What is Directed Self-Placement?
DSP is a self-paced activity in which you learn about the two first-year composition/reading courses at SSU, work on sample reading and writing tasks, answer a few questions about your readiness for college-level English, and then choose the first-year composition/reading course that best suits your particular skill level. At the conclusion of DSP, you will print out your choice of course and bring it with you to Summer Orientation, where you will register for it. DSP is free of charge, interactive, and informative, and it lets you make the decision about the most appropriate first-year English course for you.
Why was Directed Self-Placement developed?
English professors know that timed writing tests such as the English Placement Test (EPT) often do not accurately represent a complete picture of a student’s abilities and needs. Therefore, in order to help you understand which first-year composition/reading course is right for you, the English Department at Sonoma State has designed the Directed Self-Placement (DSP) activity. DSP will allow you to get a preview of first-year composition/reading courses, hear from students who have taken these courses, and learn what English professors expect of incoming students. We know that when students make an informed choice about their first-year English placement, they experience greater investment in their education and higher success in their DSP-chosen course.
Who is required to do DSP?
DSP is required of all incoming students, except those who
- earned a score of 3 or above on either the AP exam for English Language and Composition or English Literature and Composition; or
- took a college-level English course that meets GE Area A2 and earned a C- or better.
Please note: Students who are exempt from the EPT are not exempt from participating in Directed Self-Placement, unless the student is exempt by either option above.
What are the 5 steps of DSP?
- In Moodle, SSU’s online learning management system, students print out, read, and annotate a challenging piece of college-level reading.
- Students write an argument that responds to the reading and upload it to Moodle.
- Students reflect on the reading and writing they have just completed in this DSP process, as well as on their high school preparation for college-level work.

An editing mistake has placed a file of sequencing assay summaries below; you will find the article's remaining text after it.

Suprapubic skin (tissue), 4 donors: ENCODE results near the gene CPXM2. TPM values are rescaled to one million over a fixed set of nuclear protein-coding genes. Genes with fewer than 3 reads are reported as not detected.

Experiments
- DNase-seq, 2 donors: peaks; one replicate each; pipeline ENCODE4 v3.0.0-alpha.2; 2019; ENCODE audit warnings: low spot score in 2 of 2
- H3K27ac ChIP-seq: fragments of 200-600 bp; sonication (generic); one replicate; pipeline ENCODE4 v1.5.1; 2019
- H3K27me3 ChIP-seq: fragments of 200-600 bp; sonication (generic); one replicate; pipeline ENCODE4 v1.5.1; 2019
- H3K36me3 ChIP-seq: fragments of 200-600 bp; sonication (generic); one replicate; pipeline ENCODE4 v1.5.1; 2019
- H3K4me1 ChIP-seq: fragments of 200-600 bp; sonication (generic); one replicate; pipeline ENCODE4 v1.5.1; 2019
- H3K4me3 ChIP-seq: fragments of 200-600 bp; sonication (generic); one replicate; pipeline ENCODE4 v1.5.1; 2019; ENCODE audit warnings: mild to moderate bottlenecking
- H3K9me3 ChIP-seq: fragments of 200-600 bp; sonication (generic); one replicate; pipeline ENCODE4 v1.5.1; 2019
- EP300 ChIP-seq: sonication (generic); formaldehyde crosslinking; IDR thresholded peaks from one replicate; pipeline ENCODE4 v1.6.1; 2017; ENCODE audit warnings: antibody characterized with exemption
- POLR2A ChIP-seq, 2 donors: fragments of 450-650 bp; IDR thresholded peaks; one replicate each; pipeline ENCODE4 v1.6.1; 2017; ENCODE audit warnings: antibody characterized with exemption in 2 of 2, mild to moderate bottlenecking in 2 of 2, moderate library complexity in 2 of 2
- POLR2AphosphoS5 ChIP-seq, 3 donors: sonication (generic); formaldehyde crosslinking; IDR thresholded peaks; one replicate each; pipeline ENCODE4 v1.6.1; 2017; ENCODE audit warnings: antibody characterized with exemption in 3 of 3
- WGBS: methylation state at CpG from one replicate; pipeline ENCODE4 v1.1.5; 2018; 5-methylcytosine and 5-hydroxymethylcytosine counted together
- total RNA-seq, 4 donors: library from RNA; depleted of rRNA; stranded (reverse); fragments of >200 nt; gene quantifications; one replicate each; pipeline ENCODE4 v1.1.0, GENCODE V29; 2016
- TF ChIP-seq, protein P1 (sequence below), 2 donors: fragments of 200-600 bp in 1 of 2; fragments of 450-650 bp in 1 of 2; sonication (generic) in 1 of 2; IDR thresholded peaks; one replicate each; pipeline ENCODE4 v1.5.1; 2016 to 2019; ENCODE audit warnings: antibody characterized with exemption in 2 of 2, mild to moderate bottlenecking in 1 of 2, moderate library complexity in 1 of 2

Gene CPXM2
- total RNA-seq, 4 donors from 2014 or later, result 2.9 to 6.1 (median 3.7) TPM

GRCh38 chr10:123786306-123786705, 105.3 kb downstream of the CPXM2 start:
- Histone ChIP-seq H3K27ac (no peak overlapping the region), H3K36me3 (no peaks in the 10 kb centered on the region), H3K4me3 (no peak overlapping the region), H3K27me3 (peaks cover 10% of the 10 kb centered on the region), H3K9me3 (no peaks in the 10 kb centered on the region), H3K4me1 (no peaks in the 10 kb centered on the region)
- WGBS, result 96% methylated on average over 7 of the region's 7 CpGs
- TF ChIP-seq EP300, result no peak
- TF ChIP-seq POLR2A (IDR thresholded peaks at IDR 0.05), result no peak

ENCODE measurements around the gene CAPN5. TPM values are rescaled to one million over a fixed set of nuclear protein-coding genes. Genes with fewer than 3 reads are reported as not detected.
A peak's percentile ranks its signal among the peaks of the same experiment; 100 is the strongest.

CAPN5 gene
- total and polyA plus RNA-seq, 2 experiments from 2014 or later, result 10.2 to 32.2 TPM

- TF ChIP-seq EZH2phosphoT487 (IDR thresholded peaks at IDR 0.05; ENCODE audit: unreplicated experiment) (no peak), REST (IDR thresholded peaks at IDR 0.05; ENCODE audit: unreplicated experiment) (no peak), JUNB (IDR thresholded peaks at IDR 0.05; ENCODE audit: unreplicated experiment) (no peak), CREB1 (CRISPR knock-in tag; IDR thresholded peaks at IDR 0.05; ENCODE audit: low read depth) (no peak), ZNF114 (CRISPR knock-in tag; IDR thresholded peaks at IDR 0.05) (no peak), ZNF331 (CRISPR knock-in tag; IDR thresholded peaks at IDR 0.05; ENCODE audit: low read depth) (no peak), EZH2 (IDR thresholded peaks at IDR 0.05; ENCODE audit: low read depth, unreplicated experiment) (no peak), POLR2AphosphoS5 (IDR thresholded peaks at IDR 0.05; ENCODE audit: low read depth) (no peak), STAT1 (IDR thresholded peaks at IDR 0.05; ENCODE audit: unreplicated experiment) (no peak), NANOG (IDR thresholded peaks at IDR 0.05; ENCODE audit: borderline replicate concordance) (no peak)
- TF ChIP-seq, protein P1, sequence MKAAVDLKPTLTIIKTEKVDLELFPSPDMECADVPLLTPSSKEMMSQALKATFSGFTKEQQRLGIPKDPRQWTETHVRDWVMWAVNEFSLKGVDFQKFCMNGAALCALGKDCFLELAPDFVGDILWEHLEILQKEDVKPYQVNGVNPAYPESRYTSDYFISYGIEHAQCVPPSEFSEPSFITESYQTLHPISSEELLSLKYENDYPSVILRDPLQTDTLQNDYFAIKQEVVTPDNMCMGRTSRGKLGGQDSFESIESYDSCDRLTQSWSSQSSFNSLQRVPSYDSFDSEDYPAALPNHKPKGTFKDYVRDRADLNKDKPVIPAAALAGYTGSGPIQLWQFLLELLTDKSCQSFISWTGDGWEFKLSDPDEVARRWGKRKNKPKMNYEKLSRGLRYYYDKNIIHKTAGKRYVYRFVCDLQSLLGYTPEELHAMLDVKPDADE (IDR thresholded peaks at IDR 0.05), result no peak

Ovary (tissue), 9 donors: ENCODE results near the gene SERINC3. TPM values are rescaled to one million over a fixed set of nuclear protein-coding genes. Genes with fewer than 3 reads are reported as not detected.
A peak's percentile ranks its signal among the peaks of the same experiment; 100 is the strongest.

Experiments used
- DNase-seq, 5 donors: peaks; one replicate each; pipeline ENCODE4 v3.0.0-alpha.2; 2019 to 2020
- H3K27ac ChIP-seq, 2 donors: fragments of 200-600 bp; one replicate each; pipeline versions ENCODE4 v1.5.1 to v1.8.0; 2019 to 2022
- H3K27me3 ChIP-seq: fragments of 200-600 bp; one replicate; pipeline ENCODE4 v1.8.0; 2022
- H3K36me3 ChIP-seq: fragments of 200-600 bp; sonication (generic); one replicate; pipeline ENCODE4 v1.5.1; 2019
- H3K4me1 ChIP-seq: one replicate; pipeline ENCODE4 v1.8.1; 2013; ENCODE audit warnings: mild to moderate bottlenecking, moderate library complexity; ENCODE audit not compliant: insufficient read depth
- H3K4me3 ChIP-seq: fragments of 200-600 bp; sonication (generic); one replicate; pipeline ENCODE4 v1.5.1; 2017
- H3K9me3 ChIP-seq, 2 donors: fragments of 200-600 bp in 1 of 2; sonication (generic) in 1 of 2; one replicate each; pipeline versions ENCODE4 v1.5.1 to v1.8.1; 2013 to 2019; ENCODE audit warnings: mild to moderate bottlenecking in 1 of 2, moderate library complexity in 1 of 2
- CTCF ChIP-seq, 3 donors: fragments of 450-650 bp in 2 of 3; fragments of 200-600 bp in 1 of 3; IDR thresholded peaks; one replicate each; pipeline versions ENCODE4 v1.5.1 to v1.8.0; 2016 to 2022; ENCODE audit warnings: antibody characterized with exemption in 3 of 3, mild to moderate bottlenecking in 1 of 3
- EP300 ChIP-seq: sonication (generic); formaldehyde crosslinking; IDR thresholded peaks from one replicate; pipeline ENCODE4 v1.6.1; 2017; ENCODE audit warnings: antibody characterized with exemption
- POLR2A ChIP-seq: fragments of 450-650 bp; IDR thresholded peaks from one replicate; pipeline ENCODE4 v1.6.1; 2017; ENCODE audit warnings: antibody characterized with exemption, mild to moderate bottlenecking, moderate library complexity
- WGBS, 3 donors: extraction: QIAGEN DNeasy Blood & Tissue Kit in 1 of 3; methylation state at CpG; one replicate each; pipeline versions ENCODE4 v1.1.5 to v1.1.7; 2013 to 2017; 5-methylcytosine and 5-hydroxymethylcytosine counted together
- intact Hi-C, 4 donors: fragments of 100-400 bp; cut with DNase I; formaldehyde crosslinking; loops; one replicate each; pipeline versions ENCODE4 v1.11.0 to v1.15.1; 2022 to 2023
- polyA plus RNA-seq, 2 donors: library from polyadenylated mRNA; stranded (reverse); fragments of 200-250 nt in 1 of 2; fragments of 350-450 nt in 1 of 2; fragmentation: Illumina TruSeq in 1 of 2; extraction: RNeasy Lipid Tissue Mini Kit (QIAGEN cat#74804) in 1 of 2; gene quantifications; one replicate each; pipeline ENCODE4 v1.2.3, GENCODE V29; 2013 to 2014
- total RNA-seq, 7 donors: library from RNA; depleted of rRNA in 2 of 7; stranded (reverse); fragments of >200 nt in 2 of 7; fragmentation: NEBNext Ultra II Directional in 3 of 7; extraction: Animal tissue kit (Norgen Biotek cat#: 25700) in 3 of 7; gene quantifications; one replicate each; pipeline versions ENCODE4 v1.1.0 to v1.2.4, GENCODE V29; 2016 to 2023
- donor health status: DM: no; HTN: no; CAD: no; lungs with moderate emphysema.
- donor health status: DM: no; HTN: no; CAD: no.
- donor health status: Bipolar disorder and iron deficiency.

- Students then learn about first-year composition/reading courses at SSU and view video testimonials from students.
- Lastly, students choose their first-year composition/reading course (and they will have the option to add English 99T: Basic Composition—Tutoring), print out their selection, and bring it to Summer Orientation.
First-Year Composition/Reading Courses and Tutorial Support at SSU
Students have a choice of two first-year writing courses at SSU, both of which satisfy the graduation reading and writing requirement (GE Area A2):
- English 101 - the faster-paced, more challenging first-year composition/reading course (one semester; 27+ students per class) OR
- English 100A-100B - the year-long course that “stretches” English 101 readings, skills, and assignments (22-25 students per class)
Please note: Students may also choose to add English 99T: Basic Composition—Tutoring, a Credit/NC one-on-one writing tutorial ideal for multilingual learners and those seeking extra writing support.
How Should Students Make their Course Choice?
Students should consider whether they like to read and analyze texts, as well as how experienced they are with various kinds of challenging writing assignments.
College-level writing emphasizes the writing of arguments, rather than “response essays” that are more common in high school English classes.
Additional Advising at Summer Orientation
Students will bring the printout with their choice of first-year composition/reading course with them to Summer Orientation. There will be faculty and peer advisors on hand to answer questions about first-year composition/reading courses and students’ placement choice.
Students should make their choice of course carefully, as they will not be able to change courses once the Fall semester begins.
What happens if students do not complete DSP before Summer Orientation?
If students do not complete DSP before Summer Orientation and they are not exempt (see above "who is required to do DSP?"), they will only have the option of registering for a first-year English course according to their English Placement Test (EPT) score.
Questions? Email Barbara Frohlech at firstname.lastname@example.org or phone (707) 664-2140.